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My mom is in AL with AD. When she was diagnosed she went through a deep depression. After my dad passed she went to AL. Brought most of her clothes over. She pretty much wore the same thing at home. Now she complains about her clothes and wants more and more. I will take her shopping she will pick out stuff and not like it. I will just buy her stuff and she will not like it. But she complains everyone has nice clothes but her. Every visit. How do we stop being the daughter and become the parent?

Ahhh; we apparently all have the same, but different, experiences with ALZ & dementia. My mother is just the opposite of yours. Although I have purchased identical shoes to replace her falling apart ones, like a rubber band, as soon as we're gone, she reverts to the old ones. "I don't like that shade of brown" means she continues to wear the ones where the leather is literally flaking off, or the black ones with a hole in the toe when she asks us "can you bring some black tape to fix them?" Mind you, my mother was vain to a fault as a younger woman and wouldn't have been caught dead in flaking or taped shoes. But, this disease has taken that all away from her. I have of late managed to move her over to another pair of black zip ups that she says keep her feet warmer, so we may have at least one winner here. Hugs to you as you navigate this very difficult and depressing time.
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Reply to lmb1234
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Two topics - clothes and becoming the 'parent'
Clothes:
Others (and I) suggested taking 1/2 away and when you bring them back later, "dress" them up in store boxes/bags with tissue paper, on hangers, maybe even with fake tags and present them as "new." It might work. Even if she recognizes a few, you can always say great, your's was worn out and we got you another new one! The only other option that might work is deferring the shopping trip to later. If she has a catalog or sale flyer with items of interest, take it and say you'll order and/or pick it up. Typically once out of sight it tends to drop out of mind.

Thankfully mom's buy buy buy days were long ago. Unfortunately she kept most of those clothes and we weren't aware of it! She was one to have a different outfit for every day or occasion, with matching shoes, bags, jewelry, etc. So, when we had to monitor with a camera during the early stages (she lived alone, too far to check on her daily), I noted that she was wearing the same group of clothes over and over, even to the point where she wore outfits multiple days in a row, once it was 6 days in a row! I didn't care, I will wear clothes more than once unless stained or clearly dirty, but this was NOT usual for her. She would even put on food-stained items!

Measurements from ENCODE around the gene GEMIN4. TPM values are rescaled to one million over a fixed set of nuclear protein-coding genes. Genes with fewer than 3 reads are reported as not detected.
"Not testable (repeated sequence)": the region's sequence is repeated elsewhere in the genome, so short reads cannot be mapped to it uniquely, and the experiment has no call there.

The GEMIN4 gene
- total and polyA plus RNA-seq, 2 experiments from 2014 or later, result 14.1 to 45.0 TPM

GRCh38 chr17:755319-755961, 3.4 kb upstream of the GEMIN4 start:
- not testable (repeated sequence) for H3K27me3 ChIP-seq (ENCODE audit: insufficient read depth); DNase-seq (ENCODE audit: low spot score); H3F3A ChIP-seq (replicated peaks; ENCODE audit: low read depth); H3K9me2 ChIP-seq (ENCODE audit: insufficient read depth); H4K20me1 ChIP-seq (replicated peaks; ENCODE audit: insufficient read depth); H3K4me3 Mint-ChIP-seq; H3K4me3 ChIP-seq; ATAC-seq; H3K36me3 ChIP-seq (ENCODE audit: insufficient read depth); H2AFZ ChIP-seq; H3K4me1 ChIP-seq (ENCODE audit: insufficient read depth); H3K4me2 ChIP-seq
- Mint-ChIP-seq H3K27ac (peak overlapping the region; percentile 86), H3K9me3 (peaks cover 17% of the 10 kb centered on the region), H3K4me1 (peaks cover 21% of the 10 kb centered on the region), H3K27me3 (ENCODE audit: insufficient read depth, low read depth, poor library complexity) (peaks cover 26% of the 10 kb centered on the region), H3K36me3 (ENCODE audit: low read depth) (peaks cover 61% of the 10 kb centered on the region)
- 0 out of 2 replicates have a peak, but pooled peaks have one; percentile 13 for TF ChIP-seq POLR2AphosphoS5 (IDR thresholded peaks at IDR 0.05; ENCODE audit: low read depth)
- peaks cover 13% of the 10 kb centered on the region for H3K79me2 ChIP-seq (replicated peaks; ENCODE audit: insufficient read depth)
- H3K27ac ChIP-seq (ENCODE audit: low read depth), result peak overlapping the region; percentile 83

I had once tried to get her to go through stuff to get rid of what didn't fit (prompted by her choosing an outfit for my son's wedding but not trying it on until the day and it didn't fit!), but she basically waved me off. I keep my stuff nice. Sure mom, but what good is it if it doesn't fit? Wave, wave. I had NO inkling how bad it was until we had to move her to MC and then work on clearing out the place - AUGH! If I had known, I would have pushed harder or had brother take her out and work on some of it!

The items she wore most of the time were the ones my brothers packed up and took with her. When we were going through the remaining ones later, we tried to pick out the larger items (she gained 20# in the first year of MC!!!), but there weren't a lot to be found - most were too small.

Although she would probably order new stuff if she could, or would maybe like to shop, we don't go there. The area we live in now doesn't have a lot of clothing stores, so Walmart it is (I check the clearance rack there!) Not really "great" stuff, or even "fashionable", but at almost 96 and not losing any weight, our options are limited! The problem I have is she doesn't even really look at the clothes, but the SIZE tag! Oh, that's a large, I usually wear a medium. NOT anymore mom.... The last items I brought to her, I took a chance and cut the size tags out (likely non-returnable at that point.)

Taking on the parent role
Yeah, this one kinda sucks, but as I tell people, mom is almost 96 going on 3. At some point we just have to pull up our mommy socks and play parent. If you've had kids, you know how it works. Most of the time she is okay, but when I arrive to take her to an appointment, I get every 3 year old excuse in the book and then some! I don't need that. WHY do I have to go? I'm fine (even when she isn't), I don't need to go. And so forth. I finally would just say 'Put your coat on, we have to go.' She eventually capitulates and then has to go to the bathroom. Sigh. Then we start over because she'll come out and sit down!